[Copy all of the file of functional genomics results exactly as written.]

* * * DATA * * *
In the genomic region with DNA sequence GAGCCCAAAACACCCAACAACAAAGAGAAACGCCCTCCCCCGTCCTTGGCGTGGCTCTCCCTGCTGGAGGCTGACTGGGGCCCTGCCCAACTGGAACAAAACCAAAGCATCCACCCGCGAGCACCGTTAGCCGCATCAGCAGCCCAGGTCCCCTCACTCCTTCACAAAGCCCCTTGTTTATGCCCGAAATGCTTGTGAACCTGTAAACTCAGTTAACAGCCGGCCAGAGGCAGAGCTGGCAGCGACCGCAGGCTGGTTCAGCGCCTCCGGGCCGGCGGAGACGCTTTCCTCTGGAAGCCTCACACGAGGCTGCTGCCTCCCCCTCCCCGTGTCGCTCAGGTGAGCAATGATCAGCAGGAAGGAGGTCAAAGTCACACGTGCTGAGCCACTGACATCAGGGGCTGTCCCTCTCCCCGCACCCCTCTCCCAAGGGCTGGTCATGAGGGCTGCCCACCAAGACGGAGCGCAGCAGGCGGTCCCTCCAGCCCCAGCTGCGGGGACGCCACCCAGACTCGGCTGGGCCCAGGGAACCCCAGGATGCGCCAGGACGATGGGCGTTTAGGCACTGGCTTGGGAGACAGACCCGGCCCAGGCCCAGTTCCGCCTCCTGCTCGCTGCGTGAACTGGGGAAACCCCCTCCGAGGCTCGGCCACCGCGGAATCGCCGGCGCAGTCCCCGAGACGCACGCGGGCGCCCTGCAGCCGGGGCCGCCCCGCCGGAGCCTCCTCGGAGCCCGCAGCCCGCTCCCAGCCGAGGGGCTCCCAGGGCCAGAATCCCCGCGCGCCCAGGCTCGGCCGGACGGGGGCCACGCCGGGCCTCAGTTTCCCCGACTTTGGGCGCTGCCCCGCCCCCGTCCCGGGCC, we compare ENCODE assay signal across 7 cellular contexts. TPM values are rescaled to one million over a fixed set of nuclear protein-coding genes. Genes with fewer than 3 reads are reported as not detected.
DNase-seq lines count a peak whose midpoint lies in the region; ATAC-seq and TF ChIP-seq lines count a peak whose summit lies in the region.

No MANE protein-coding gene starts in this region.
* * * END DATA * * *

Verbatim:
In the genomic region with DNA sequence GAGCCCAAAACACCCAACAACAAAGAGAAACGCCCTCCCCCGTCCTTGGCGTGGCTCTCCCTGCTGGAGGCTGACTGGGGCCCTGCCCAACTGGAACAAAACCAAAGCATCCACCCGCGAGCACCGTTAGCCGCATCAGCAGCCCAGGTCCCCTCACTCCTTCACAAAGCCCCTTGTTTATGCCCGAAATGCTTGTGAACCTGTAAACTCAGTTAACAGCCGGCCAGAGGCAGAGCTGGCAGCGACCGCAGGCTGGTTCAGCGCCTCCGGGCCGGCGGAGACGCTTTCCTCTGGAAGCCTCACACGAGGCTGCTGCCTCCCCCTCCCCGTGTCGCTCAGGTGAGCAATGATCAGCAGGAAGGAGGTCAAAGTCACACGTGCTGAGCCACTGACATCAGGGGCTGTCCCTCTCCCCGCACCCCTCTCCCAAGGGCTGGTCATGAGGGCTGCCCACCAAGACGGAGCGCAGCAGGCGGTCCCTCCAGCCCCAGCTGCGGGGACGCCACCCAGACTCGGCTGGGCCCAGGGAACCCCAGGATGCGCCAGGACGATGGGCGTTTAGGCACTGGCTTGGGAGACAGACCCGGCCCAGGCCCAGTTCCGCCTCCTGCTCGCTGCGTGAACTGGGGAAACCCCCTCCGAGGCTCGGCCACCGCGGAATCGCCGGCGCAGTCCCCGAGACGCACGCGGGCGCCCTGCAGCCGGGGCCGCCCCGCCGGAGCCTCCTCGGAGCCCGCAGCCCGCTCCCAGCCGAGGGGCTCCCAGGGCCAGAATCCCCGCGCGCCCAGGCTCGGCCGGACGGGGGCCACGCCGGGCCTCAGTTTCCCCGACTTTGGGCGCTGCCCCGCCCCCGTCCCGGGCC, we compare ENCODE assay signal across 7 cellular contexts. TPM values are rescaled to one million over a fixed set of nuclear protein-coding genes. Genes with fewer than 3 reads are reported as not detected.
DNase-seq lines count a peak whose midpoint lies in the region; ATAC-seq and TF ChIP-seq lines count a peak whose summit lies in the region.

No MANE protein-coding gene starts in this region.